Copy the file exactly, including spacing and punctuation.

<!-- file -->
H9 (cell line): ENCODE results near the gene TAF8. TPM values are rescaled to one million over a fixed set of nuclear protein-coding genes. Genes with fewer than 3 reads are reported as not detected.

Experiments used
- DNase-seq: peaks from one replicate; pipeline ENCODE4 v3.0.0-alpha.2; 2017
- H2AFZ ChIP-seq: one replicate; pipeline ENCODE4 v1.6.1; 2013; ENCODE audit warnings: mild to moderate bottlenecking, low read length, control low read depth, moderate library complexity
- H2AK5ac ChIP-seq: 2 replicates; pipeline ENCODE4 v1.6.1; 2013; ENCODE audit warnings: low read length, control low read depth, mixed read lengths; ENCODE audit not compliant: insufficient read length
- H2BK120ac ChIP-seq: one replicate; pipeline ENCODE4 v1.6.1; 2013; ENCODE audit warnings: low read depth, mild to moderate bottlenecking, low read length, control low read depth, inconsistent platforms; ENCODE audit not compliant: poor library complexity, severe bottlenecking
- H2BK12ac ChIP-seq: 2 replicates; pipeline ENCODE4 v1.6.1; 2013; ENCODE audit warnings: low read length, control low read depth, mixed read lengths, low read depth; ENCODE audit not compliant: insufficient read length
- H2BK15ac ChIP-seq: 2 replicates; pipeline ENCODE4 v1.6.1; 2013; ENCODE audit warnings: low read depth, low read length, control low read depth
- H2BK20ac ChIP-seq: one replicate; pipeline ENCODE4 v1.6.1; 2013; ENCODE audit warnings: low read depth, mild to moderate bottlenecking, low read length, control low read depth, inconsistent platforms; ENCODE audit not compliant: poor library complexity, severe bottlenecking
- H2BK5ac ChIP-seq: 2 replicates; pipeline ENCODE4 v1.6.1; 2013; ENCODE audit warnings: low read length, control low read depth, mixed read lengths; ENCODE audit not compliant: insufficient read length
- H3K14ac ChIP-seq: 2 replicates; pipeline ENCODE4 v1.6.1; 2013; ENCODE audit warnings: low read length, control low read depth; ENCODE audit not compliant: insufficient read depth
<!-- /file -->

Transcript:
H9 (cell line): ENCODE results near the gene TAF8. TPM values are rescaled to one million over a fixed set of nuclear protein-coding genes. Genes with fewer than 3 reads are reported as not detected.

Experiments used
- DNase-seq: peaks from one replicate; pipeline ENCODE4 v3.0.0-alpha.2; 2017
- H2AFZ ChIP-seq: one replicate; pipeline ENCODE4 v1.6.1; 2013; ENCODE audit warnings: mild to moderate bottlenecking, low read length, control low read depth, moderate library complexity
- H2AK5ac ChIP-seq: 2 replicates; pipeline ENCODE4 v1.6.1; 2013; ENCODE audit warnings: low read length, control low read depth, mixed read lengths; ENCODE audit not compliant: insufficient read length
- H2BK120ac ChIP-seq: one replicate; pipeline ENCODE4 v1.6.1; 2013; ENCODE audit warnings: low read depth, mild to moderate bottlenecking, low read length, control low read depth, inconsistent platforms; ENCODE audit not compliant: poor library complexity, severe bottlenecking
- H2BK12ac ChIP-seq: 2 replicates; pipeline ENCODE4 v1.6.1; 2013; ENCODE audit warnings: low read length, control low read depth, mixed read lengths, low read depth; ENCODE audit not compliant: insufficient read length
- H2BK15ac ChIP-seq: 2 replicates; pipeline ENCODE4 v1.6.1; 2013; ENCODE audit warnings: low read depth, low read length, control low read depth
- H2BK20ac ChIP-seq: one replicate; pipeline ENCODE4 v1.6.1; 2013; ENCODE audit warnings: low read depth, mild to moderate bottlenecking, low read length, control low read depth, inconsistent platforms; ENCODE audit not compliant: poor library complexity, severe bottlenecking
- H2BK5ac ChIP-seq: 2 replicates; pipeline ENCODE4 v1.6.1; 2013; ENCODE audit warnings: low read length, control low read depth, mixed read lengths; ENCODE audit not compliant: insufficient read length
- H3K14ac ChIP-seq: 2 replicates; pipeline ENCODE4 v1.6.1; 2013; ENCODE audit warnings: low read length, control low read depth; ENCODE audit not compliant: insufficient read depth